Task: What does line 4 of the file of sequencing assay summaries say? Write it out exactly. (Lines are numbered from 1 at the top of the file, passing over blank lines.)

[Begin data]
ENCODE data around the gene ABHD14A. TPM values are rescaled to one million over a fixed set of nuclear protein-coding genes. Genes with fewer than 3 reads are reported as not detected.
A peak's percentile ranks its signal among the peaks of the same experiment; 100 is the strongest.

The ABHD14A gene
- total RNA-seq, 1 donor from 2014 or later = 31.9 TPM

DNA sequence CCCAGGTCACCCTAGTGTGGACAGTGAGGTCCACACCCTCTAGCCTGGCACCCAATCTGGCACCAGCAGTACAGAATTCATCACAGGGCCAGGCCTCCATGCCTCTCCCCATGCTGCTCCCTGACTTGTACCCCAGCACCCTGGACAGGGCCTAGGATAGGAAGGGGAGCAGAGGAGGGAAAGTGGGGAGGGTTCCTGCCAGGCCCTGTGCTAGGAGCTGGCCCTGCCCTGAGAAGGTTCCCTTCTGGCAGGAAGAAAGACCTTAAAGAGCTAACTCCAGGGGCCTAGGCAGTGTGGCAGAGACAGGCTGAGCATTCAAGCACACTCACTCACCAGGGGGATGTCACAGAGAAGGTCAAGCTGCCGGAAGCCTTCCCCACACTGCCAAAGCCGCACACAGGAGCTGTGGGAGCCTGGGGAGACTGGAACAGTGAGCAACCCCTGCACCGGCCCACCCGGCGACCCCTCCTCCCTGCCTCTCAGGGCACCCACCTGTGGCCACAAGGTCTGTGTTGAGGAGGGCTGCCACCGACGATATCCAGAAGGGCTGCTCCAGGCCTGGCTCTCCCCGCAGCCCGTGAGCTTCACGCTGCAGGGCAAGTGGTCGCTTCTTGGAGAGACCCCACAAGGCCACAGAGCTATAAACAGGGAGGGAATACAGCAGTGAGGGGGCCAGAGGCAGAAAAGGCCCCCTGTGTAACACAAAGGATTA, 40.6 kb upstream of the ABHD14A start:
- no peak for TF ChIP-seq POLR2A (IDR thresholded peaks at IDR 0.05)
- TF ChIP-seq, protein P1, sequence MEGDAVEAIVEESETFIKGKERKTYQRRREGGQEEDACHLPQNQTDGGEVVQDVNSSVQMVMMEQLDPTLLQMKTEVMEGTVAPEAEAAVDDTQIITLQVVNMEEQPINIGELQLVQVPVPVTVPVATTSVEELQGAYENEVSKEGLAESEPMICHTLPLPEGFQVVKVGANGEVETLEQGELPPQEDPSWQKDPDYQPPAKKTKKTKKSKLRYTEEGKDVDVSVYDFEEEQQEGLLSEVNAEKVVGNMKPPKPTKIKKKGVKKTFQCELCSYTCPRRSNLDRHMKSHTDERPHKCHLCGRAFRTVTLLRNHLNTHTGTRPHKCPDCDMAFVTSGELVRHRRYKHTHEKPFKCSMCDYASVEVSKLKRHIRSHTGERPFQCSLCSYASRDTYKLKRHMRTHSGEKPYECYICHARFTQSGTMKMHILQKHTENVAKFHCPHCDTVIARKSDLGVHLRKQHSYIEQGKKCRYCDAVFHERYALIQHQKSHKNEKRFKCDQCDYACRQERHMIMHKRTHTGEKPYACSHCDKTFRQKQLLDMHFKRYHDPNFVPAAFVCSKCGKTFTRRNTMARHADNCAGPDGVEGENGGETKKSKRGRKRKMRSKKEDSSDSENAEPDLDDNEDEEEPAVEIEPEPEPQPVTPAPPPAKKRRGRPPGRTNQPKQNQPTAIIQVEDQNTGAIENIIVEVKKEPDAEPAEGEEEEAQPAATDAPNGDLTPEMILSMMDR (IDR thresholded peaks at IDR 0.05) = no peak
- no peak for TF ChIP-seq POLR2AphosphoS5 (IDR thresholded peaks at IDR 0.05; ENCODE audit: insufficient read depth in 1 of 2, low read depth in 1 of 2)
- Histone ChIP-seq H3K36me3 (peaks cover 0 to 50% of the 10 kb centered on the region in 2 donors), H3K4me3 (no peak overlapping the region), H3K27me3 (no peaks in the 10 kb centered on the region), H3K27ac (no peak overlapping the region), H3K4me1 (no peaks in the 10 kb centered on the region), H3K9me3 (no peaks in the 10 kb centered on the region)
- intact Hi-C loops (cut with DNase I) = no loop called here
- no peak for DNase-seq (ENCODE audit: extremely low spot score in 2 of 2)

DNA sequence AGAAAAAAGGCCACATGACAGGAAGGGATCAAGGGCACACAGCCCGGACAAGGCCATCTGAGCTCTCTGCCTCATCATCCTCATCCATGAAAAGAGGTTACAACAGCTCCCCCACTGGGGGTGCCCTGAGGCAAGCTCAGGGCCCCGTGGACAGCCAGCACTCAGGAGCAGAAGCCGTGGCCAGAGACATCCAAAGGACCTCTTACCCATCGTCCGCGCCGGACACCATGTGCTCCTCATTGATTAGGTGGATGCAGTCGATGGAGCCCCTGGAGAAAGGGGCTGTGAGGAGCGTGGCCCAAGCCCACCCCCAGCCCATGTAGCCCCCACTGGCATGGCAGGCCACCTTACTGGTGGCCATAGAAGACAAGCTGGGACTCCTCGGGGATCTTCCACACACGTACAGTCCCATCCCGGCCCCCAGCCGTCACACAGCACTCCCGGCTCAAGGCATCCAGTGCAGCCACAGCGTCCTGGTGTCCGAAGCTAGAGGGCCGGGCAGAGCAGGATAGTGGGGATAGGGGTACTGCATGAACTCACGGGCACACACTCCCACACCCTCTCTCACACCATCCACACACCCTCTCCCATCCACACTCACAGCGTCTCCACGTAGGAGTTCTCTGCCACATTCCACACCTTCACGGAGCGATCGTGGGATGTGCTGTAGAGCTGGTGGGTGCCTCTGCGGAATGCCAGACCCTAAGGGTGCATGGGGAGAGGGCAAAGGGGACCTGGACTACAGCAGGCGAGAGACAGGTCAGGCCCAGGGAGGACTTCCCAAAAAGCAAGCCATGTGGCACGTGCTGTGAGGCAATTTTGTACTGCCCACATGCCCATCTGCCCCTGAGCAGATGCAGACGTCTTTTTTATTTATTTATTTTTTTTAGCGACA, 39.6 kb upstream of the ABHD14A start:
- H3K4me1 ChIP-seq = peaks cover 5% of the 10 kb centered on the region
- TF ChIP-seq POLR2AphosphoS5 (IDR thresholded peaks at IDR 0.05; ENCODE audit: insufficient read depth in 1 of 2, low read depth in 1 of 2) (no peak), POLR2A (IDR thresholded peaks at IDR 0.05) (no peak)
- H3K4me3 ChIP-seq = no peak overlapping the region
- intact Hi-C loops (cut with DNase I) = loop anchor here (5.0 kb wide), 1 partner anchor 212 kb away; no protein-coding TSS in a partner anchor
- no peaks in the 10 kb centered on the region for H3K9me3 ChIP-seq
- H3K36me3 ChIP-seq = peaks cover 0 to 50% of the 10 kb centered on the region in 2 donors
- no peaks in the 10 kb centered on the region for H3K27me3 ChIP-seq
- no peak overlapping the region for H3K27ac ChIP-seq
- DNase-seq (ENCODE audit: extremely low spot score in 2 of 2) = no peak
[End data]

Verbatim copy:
- total RNA-seq, 1 donor from 2014 or later = 31.9 TPM